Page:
The role of Willy Loman in Arthur Miller’s play “Death of a salesman”
The reasons Willy had of the ill-version of the American Dream.
What is the role of the American Dream in the life of Willy Loman?
How important is being ”likable” for earning enough for the family?
What changes does the death of Arthur Miller being to the life of the characters?
Willy Loman is a very important character for “Death of a salesman” as he lives in two different worlds: the real world and the world of his American Dream.
Introduction: Willy Loman is the central character of Arthur Miller’s play “Death of a salesman”. His personality is very interesting for the reader as it if full of conflicts and his perception of life that has nothing to do with the reality. He lives in two different worlds: the real world and the world of his American Dream.
Willy Loman is a global symbolic character and one of the most outstanding characters in this tragic story. He is remarkable not only because he makes the reader feel compassion for him but also he is also the brightest revelation of the capitalistic society. With all his heart Willy believes in the American Dream. He believes that if a man works at his best and according the rule and is liked by the people than he will be successful in life. Arthur Miller shows how the life of Willy Loman turned out to be a tragic farce. Willy does not even understand that he is deceiving himself till the moment of his suicide at the end of the play.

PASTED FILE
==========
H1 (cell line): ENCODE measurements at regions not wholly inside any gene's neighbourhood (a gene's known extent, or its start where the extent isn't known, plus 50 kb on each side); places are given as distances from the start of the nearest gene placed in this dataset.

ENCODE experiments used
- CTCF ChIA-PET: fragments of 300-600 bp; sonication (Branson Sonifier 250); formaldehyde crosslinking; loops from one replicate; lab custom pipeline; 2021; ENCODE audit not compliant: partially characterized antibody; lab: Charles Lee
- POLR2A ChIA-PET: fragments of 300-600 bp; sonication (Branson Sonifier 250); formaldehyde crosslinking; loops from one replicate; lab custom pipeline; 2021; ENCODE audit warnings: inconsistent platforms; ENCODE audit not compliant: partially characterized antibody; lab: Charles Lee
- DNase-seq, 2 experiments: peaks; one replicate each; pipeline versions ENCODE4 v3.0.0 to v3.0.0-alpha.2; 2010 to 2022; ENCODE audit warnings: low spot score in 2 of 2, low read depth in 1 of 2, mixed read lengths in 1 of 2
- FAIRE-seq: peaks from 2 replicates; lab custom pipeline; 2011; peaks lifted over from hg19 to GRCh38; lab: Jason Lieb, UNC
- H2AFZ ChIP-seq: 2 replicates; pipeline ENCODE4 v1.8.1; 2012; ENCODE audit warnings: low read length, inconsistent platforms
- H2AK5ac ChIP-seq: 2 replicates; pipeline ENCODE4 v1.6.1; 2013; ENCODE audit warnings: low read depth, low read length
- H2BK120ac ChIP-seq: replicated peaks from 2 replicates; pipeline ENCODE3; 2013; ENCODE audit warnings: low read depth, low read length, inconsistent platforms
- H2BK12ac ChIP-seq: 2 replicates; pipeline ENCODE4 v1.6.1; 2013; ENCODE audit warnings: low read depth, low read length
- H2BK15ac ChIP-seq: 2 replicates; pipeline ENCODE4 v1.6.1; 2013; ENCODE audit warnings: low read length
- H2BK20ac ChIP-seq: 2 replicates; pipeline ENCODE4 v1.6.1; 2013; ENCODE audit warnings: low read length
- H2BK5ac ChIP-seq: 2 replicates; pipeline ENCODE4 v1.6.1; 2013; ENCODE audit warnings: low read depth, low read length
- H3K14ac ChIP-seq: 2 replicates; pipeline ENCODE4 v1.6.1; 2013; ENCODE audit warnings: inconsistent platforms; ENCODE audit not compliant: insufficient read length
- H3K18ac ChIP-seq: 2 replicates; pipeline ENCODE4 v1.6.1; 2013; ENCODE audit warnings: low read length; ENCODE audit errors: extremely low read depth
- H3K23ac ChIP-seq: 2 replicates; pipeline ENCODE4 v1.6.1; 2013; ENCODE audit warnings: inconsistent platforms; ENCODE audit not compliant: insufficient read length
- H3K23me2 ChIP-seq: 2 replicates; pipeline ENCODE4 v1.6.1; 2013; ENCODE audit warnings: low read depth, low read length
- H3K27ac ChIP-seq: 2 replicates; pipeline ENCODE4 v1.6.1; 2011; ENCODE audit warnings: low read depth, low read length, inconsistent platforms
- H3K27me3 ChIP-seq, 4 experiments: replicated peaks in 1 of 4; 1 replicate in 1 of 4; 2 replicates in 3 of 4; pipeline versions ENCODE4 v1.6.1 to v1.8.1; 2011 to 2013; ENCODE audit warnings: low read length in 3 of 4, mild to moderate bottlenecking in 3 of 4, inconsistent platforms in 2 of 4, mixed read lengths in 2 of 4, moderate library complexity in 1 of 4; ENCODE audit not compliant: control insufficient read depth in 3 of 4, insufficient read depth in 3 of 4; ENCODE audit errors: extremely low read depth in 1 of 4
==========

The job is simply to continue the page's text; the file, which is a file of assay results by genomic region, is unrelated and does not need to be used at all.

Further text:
Willy’s responsiveness scares people and therefore he fails to sell something. He also has a secret of keeping a mistress with whom he travels around. Only his death for insurance helps him to overcome the illusion he had and finally allows him to compensate the harm he has caused for him family. The “Death of the salesman” is free of the limitations of one reality as Willy finds himself living in two realities at the same time. The reader is forced into the world of Willy illusions and visions.
Arthur Miller breaks the readers’ expectations about the end of the play and makes the reader loose the perception of time. It is only after Willy’s death that the reader actually wakes up from a vision that Arthur Miller has successfully created.
Conclusion: Willy Loman indeed lives in two worlds as he is completely concentrated on his desire to achieve the American Dream and be happy. As he believes that being “likable” will lead him to success he fails to become an effective businessman and earn enough for his family. Willy is unable to life in two worlds at the same time and this eventually results in a psychological breakdown and his suicide.